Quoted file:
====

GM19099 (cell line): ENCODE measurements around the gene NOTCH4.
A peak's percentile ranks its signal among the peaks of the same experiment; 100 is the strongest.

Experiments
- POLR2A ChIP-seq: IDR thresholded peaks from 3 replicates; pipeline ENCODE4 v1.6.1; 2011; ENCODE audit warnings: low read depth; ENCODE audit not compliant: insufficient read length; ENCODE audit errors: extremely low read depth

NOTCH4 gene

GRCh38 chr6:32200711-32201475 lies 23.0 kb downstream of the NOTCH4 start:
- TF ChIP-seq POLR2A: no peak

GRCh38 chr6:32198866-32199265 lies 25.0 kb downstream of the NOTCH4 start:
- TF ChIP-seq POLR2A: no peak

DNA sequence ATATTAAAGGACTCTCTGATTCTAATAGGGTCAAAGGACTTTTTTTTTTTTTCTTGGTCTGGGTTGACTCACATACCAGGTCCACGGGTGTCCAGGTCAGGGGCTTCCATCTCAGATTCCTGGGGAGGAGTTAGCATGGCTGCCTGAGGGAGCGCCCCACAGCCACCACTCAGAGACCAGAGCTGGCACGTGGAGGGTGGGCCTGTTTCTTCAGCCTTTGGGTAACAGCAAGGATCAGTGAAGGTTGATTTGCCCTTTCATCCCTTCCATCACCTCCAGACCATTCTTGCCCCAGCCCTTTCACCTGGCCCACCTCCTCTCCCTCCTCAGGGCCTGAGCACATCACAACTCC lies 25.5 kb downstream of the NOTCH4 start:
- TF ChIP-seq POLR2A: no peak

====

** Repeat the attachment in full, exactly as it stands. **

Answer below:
GM19099 (cell line): ENCODE measurements around the gene NOTCH4.
A peak's percentile ranks its signal among the peaks of the same experiment; 100 is the strongest.

Experiments
- POLR2A ChIP-seq: IDR thresholded peaks from 3 replicates; pipeline ENCODE4 v1.6.1; 2011; ENCODE audit warnings: low read depth; ENCODE audit not compliant: insufficient read length; ENCODE audit errors: extremely low read depth

NOTCH4 gene

GRCh38 chr6:32200711-32201475 lies 23.0 kb downstream of the NOTCH4 start:
- TF ChIP-seq POLR2A: no peak

GRCh38 chr6:32198866-32199265 lies 25.0 kb downstream of the NOTCH4 start:
- TF ChIP-seq POLR2A: no peak

DNA sequence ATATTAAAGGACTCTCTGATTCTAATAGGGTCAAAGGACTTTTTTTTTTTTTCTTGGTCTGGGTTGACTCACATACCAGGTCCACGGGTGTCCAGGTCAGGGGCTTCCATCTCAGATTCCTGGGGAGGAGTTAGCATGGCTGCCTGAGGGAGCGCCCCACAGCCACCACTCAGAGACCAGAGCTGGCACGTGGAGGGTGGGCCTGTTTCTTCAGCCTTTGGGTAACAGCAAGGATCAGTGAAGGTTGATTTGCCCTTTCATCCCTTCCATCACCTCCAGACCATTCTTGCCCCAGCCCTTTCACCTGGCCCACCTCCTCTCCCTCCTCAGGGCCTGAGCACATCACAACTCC lies 25.5 kb downstream of the NOTCH4 start:
- TF ChIP-seq POLR2A: no peak